A World of Words

Reviewing children's books

Post Mortem, by Kira Snyder

Post Mortem (Parish Mail #2), by Kira Snyder
Published by Coliloquy

Post Mortem

 

Celia Macarty is back in Post Mortem, the second instalment in the Parish Mail saga.

Autum in New Orleans means Homecoming, romance – and murder. When a friend vanishes, Celia believes a desperate letter about an unsolved Civil War-era murder holds the key to unravelling the mystery.

As she searches for answers, Celia enlists the help of quirky witch Tilly, and either all-American boy Donovan or enigmatic Luc – you get to choose.

As the gang follows the missing girl’s trail, danger turns up on all fronts. A vicious stranger threatens Celia’s family. Celia’s nightmares – about a shadowy, ominous villain – get worse. And a new ghost has appeared: beautiful Angelica, who shares a past with Luc.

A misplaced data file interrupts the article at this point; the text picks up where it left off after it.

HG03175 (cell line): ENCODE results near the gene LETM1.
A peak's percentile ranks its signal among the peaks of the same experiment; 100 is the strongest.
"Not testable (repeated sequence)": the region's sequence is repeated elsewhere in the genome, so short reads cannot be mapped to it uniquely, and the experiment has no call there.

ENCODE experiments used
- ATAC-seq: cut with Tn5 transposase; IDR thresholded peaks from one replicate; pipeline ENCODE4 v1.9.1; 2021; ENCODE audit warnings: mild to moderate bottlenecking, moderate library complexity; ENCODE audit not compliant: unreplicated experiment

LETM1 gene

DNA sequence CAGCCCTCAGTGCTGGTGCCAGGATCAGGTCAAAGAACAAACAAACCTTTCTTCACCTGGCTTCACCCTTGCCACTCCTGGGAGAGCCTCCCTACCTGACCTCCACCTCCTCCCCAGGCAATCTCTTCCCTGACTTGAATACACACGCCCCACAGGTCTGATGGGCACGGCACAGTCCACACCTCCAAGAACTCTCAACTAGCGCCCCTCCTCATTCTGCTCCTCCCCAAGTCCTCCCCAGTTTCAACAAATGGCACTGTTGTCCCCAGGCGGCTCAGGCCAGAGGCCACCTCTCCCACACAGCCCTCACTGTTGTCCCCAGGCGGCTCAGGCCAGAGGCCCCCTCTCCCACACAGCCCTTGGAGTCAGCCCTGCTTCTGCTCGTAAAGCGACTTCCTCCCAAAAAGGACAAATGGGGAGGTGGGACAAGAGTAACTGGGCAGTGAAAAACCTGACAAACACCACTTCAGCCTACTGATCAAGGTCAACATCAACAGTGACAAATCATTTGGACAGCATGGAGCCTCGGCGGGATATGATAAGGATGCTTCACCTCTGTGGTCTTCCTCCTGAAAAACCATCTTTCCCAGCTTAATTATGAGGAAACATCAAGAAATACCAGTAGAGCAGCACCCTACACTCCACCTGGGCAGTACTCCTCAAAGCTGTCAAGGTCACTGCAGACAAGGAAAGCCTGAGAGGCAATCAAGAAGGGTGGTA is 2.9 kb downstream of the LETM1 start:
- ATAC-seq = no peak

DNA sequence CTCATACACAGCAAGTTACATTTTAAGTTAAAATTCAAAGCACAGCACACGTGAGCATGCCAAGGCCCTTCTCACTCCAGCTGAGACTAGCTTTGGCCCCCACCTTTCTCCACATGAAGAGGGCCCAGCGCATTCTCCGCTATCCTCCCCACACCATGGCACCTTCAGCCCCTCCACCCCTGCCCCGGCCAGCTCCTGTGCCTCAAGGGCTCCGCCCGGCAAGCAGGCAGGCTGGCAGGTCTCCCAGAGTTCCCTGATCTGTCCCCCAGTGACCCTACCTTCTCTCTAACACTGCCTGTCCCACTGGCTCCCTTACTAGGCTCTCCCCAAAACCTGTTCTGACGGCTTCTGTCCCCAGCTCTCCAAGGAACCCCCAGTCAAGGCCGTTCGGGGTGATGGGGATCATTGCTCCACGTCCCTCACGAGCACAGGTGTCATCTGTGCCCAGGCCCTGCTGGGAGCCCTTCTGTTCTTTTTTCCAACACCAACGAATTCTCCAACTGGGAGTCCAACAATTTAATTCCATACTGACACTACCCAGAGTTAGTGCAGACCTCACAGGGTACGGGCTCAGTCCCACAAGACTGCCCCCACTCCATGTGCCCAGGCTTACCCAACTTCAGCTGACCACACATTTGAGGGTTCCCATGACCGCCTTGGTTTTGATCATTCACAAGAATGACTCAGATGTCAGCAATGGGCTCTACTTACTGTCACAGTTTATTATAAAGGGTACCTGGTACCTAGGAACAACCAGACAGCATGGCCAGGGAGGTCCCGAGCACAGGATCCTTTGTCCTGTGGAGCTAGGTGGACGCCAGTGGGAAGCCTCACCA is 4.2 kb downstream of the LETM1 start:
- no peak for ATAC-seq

It will take all of Celia’s will and wit, and the faith of her friends, to solve an unspeakable crime. And no matter which path Celia takes, she will discover that sometimes the past can come back to haunt you.

 

Having reviewed Dead Letter Officethe first of the Parish Mail series, I was contacted by Coliloquy to review Kira Snyder’s second book, Post Mortem. I am so glad – I loved the last book, and if anything, this one was even better.

At the end of Dead Letter Office, the reader is told about a pile of letters that Celia has, in which she is being asked for help. This book is based a couple of weeks after the first, and follows the events of a letter from Celia’s pile. Again, she has the help of best friend Tilly as well as Luc and/or Donovan.